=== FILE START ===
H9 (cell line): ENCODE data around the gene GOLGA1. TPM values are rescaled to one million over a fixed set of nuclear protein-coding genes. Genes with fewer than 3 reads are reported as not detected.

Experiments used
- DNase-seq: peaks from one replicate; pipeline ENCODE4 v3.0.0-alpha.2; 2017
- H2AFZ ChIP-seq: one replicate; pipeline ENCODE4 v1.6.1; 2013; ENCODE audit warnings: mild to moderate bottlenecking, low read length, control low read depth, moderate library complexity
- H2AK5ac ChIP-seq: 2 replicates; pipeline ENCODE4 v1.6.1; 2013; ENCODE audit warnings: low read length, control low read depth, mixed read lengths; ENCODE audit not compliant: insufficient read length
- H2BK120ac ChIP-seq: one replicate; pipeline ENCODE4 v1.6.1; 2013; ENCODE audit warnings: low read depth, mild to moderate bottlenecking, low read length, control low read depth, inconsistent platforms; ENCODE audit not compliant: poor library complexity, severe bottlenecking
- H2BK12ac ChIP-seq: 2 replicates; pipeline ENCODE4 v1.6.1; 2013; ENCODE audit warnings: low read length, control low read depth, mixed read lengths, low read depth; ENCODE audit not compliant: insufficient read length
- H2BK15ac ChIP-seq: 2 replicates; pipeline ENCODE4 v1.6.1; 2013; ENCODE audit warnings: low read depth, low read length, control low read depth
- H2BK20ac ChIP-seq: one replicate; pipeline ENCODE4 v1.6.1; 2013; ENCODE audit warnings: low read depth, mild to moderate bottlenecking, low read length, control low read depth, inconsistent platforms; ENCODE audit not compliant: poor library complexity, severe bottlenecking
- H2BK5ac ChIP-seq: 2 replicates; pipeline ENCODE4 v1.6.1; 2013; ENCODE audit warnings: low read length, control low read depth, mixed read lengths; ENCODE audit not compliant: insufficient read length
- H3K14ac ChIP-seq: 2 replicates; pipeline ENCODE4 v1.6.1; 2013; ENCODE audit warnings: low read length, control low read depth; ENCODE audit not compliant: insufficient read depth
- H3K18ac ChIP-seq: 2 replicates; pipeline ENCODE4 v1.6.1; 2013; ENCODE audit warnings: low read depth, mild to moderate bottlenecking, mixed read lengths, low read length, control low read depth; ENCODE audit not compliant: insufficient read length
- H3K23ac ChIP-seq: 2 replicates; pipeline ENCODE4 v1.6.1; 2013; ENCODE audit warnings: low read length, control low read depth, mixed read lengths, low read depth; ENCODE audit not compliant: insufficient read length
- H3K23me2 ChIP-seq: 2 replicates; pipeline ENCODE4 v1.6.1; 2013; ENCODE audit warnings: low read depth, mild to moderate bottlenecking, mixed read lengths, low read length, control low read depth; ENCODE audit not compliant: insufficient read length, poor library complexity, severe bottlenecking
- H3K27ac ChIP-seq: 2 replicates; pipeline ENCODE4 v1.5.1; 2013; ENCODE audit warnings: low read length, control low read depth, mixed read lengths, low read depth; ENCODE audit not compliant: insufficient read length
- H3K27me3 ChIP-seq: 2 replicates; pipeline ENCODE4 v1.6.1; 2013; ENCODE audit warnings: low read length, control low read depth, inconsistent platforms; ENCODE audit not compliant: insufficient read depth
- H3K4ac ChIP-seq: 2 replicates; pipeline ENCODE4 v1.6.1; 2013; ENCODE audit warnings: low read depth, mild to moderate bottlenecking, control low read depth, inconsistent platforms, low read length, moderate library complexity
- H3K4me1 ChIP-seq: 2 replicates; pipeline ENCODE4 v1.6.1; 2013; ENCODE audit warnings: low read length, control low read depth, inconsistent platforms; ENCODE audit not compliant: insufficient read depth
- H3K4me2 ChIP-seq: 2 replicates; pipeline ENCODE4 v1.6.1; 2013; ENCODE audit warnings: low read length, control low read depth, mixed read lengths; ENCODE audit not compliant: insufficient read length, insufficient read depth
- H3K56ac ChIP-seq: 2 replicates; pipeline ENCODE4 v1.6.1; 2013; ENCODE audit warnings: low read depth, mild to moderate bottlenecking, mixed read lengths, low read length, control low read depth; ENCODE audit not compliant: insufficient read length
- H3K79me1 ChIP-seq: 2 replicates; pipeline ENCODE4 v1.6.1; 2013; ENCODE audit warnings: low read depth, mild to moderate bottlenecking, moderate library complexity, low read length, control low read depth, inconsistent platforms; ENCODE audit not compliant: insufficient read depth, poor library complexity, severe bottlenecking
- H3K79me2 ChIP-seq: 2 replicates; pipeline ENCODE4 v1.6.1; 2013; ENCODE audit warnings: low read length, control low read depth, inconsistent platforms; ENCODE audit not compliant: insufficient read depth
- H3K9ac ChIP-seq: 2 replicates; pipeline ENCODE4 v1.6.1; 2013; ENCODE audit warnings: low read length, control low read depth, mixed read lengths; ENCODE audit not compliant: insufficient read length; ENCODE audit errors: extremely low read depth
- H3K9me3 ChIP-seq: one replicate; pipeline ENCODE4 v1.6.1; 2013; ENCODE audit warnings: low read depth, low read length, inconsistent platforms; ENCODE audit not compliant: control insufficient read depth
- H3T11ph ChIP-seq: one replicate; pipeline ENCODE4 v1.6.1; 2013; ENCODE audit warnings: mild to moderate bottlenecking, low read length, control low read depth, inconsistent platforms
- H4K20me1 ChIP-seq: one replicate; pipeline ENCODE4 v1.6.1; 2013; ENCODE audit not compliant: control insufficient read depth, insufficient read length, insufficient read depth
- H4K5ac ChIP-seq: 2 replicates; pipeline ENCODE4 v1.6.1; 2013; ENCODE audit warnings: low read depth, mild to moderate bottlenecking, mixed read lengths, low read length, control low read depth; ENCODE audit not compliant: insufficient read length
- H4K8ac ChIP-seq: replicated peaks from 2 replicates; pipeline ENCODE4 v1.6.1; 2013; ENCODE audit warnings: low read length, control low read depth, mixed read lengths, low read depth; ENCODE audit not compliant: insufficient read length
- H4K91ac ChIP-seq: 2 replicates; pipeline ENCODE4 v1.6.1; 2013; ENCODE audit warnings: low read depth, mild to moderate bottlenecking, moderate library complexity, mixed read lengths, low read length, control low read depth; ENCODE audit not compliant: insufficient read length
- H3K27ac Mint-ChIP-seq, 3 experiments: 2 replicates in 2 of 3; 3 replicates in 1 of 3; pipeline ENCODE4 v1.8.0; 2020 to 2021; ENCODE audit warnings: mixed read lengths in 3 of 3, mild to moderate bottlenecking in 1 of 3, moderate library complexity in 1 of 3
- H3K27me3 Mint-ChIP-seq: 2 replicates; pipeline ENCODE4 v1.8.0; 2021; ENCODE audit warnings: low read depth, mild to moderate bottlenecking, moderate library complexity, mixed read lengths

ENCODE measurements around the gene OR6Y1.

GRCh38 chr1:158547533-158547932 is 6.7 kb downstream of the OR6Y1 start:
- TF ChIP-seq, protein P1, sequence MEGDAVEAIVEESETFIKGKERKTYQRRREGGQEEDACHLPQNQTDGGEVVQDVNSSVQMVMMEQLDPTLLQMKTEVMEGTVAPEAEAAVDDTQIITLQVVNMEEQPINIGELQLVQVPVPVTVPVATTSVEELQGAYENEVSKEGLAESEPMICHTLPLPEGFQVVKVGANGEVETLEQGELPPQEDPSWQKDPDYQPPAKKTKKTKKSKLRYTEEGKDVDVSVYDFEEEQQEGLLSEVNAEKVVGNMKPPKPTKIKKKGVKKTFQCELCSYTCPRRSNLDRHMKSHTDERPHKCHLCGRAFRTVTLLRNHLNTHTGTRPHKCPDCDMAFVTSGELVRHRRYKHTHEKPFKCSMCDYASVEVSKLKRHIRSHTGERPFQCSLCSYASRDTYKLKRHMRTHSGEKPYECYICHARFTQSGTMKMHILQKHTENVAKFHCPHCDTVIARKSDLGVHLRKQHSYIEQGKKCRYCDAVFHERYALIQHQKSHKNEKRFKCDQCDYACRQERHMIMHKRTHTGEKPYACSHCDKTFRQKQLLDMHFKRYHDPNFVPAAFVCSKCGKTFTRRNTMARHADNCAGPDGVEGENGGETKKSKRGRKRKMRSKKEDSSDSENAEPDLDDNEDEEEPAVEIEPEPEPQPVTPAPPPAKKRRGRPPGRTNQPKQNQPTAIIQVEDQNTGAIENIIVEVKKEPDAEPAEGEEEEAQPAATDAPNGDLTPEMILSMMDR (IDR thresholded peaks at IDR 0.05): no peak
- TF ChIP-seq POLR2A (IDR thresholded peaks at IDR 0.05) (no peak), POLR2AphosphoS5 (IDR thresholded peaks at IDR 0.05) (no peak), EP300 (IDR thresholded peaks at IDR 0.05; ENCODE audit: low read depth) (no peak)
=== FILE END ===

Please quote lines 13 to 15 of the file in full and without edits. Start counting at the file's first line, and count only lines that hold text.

- H3K23ac ChIP-seq: 2 replicates; pipeline ENCODE4 v1.6.1; 2013; ENCODE audit warnings: low read length, control low read depth, mixed read lengths, low read depth; ENCODE audit not compliant: insufficient read length
- H3K23me2 ChIP-seq: 2 replicates; pipeline ENCODE4 v1.6.1; 2013; ENCODE audit warnings: low read depth, mild to moderate bottlenecking, mixed read lengths, low read length, control low read depth; ENCODE audit not compliant: insufficient read length, poor library complexity, severe bottlenecking
- H3K27ac ChIP-seq: 2 replicates; pipeline ENCODE4 v1.5.1; 2013; ENCODE audit warnings: low read length, control low read depth, mixed read lengths, low read depth; ENCODE audit not compliant: insufficient read length